Uganda gay sex case Briton Bernard Randall to be deported
A British man who was facing charges in Uganda of possessing a gay sex video is to be deported, a court has ruled.
Retired Bernard Randall, 65, from Faversham in Kent, denied a charge of trafficking obscene publications.
Judge Hellen Ajio ordered Mr Randall should be deported from Uganda within 12 hours.
Mr Randall, who first appeared in court in Uganda in November, would have faced a possible two-year prison sentence if found guilty.
When Bernard Randall arrives back home he will be a free man, but Uganda's decision to deport him is motivated by making his case disappear.
The government here has come under a lot of international pressure for its anti-homosexual legislation.
Charging a gay man for possessing a sex tape he made outside of your country doesn't go down well with donors.
Another British man David Cecil was also deported last year after being charged for staging a gay play. The global media also covered his case.
Activists have focused on a new anti-homosexuality bill passed by parliament last month that would mainly ban the promotion of homosexuality.
Uganda's president, Yoweri Museveni, is very aware of the international backlash that could follow if such a law was enacted, so he has refused to approve it.
The court here agreed to drop Mr Randall's case should he leave the country and he will undoubtedly be relieved.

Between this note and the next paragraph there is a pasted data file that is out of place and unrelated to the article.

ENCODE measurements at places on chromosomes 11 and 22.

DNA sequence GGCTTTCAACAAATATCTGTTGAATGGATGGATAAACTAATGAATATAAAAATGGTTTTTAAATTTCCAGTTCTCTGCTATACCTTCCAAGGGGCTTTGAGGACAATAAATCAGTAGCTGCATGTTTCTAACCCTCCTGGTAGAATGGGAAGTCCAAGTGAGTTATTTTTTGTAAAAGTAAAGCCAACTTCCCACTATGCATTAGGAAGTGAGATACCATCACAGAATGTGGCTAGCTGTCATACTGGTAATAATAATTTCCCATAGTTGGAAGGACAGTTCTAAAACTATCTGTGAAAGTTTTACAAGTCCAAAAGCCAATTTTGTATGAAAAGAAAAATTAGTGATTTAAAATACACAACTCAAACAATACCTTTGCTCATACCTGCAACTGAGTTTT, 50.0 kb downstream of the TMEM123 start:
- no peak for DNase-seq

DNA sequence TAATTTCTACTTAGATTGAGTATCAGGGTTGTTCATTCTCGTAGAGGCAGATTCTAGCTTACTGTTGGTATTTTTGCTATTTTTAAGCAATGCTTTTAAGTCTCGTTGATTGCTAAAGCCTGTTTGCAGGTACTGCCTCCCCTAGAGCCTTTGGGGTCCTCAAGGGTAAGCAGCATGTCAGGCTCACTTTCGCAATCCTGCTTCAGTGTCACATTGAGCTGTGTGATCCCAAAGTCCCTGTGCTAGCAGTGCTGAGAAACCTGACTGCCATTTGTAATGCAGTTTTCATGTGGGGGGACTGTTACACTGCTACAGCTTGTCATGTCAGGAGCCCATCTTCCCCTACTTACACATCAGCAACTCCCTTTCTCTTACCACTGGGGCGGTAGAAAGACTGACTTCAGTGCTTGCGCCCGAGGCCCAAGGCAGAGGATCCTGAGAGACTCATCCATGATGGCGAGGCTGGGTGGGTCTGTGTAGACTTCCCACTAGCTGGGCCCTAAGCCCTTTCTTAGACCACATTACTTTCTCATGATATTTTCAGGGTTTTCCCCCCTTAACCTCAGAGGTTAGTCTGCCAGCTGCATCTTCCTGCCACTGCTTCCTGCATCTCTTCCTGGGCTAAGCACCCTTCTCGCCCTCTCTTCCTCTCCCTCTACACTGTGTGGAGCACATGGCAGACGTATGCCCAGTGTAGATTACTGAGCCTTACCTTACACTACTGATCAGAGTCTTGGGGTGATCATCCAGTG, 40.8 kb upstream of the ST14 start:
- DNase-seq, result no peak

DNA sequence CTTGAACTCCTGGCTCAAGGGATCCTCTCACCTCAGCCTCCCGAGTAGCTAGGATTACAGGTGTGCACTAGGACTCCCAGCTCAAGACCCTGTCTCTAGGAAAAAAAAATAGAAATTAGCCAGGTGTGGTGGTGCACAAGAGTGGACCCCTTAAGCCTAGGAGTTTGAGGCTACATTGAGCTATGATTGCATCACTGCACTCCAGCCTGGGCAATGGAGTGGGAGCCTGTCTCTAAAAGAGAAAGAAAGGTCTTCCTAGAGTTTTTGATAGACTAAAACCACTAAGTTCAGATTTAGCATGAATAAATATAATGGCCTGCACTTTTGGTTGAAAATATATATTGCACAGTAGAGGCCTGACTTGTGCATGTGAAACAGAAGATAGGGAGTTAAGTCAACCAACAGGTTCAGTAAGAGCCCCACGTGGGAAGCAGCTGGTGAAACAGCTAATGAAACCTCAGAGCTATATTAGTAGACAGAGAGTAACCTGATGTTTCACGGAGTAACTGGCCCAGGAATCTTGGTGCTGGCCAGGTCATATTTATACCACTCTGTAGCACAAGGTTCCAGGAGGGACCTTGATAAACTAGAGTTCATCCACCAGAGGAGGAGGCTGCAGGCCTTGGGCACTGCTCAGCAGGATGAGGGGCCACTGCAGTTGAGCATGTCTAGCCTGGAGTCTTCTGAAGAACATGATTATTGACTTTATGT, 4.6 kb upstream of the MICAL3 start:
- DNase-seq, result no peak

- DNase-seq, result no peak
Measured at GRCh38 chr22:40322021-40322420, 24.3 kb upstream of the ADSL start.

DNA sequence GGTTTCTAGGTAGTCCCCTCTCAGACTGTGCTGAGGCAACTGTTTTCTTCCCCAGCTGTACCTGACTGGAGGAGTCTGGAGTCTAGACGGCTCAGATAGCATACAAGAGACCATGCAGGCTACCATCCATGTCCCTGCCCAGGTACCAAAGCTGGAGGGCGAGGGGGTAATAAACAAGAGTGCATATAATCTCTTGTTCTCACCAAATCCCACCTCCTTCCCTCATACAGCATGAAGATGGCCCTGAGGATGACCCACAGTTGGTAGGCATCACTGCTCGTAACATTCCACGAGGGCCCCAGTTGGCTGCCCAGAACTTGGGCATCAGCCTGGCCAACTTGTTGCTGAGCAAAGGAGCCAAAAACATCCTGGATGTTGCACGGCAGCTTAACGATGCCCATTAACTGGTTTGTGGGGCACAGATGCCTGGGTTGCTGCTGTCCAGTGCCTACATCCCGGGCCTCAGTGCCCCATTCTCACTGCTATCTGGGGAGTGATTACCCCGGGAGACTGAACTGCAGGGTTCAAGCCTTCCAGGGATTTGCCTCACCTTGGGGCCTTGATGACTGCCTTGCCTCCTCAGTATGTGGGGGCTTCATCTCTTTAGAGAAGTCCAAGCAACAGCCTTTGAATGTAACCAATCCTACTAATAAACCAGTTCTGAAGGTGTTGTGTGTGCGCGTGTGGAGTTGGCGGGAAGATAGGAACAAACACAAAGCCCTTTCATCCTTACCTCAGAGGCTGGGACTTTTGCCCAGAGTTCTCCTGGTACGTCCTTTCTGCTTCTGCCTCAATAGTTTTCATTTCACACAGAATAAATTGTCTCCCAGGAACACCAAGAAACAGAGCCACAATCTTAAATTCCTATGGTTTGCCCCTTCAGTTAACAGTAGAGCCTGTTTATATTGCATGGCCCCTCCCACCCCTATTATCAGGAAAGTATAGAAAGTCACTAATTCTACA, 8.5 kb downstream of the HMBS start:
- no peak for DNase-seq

But the government will be also be thankful that it doesn't have to face questions about him anymore.
He was charged alongside his friend Albert Cheptoyek, 30, a Ugandan national with whom he shares a house.Gross indecency charge
Mr Cheptoyek told the BBC's Catherine Byaruhanga that Mr Randall was being held in the court's cells awaiting his deportation.
Mr Cheptoyek has denied a more serious charge of carrying out "acts of gross indecency", which could see him jailed for up to seven years if found guilty.
Ms Byaruhanga said the charges against Mr Cheptoyek still stood as the trial against both men had not officially started.
The Foreign Office said it would not be commenting on Mr Randall's deportation.
Earlier a spokesman said they had been aware of the arrest and had provided consular assistance.
Mr Randall was arrested after thieves stole a laptop from his house. Stills from a video on it then appeared in a tabloid newspaper in the country.
Last week, Uganda's president refused to approve a controversial bill to toughen punishments for homosexuals in Uganda, where homosexual acts are already illegal.
It would have made it a crime not to report gay people - and even talking about homosexuality without condemning the lifestyle would have become punishable by a prison term.